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While House Dems End Sit-In, Bipartisan Gun Control Compromise Survives Senate Hurdle

MGN Online

The House Democrats’ sit-in is over. The group was protesting a lack of votes on gun control bills in Congress. The sit-in—which lasted more than a day—included North Florida Congresswoman Gwen Graham.

While Republicans called the sit-in on the House floor “a publicity stunt,” House Democrats says it’s important for Congress to act on bills to curb gun violence on behalf of all victims—including those of Orlando’s mass shooting. And, Graham (D-FL) says she feels the same way.

“My heart breaks for all parents, all across Orlando, Florida, our country,” she said, during the sit-in. “My heart breaks for all of those who lost their lives at Pulse. We need smarter laws to make our communities safer.”

In response to the sit-in, Speaker Paul Ryan adjourned the House early until July 5th. Some House Democrats had said the sit-in could last for days, but it ended after 25 and a half hours. Still, they say the fight is not over.

Meanwhile, a bipartisan Senate compromise on gun control led by Sen. Susan Collins (R-ME) survived a procedural move that could have killed the bill on a 46-52 vote. Still, had it been an actual vote, it would have needed 60 to pass the U.S. Senate.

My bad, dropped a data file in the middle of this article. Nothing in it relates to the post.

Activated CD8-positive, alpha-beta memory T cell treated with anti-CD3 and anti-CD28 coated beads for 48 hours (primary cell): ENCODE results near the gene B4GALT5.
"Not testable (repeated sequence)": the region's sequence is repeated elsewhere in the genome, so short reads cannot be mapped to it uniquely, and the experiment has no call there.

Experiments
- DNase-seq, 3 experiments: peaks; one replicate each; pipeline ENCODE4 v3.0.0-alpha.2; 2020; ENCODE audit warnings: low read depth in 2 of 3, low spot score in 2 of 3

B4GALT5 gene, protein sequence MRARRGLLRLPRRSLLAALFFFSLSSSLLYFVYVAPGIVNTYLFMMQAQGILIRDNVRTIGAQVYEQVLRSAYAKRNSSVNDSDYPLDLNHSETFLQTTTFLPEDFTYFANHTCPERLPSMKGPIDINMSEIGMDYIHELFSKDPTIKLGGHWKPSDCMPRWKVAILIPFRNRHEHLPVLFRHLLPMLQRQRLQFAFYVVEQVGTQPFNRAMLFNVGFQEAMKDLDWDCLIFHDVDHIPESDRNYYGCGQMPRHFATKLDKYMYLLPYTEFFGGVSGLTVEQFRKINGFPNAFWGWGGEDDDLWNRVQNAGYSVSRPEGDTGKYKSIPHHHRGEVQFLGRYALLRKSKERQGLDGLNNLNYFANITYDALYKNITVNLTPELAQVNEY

Among its provisions, it would prevent those on the no Fly List from buying guns. It would also alert the FBI if someone taken off the terrorist watch list within the last five years tries to purchase a gun.

For more news updates, follow Sascha Cordner on Twitter: @SaschaCordner.

Sascha Cordner has more than ten years of public radio experience. It includes working at NPR member station WUFT-FM in Gainesville for several years. She's worked in both radio and TV, serving in various capacities as a reporter, producer and anchor. She's also a graduate of the University of Florida with a bachelor's degree in telecommunications. She is the recipient of 15 awards from the Associated Press, Society of Professional Journalists (SPJ), and Edward R. Murrow. Her award-winning stories include her coverage on the infamous “Dozier School for Boys” and a feature titled "Male Breast Cancer: Lost in the Sea of Pink." Currently, Sascha serves as the host and producer of local and state news content for the afternoon news program "All Things Considered" at WFSU. Sascha primarily covers criminal justice and social services issues. When she's not reporting, Sascha likes catching up on her favorite TV shows, singing and reading. Follow Sascha Cordner on Twitter:@SaschaCordner.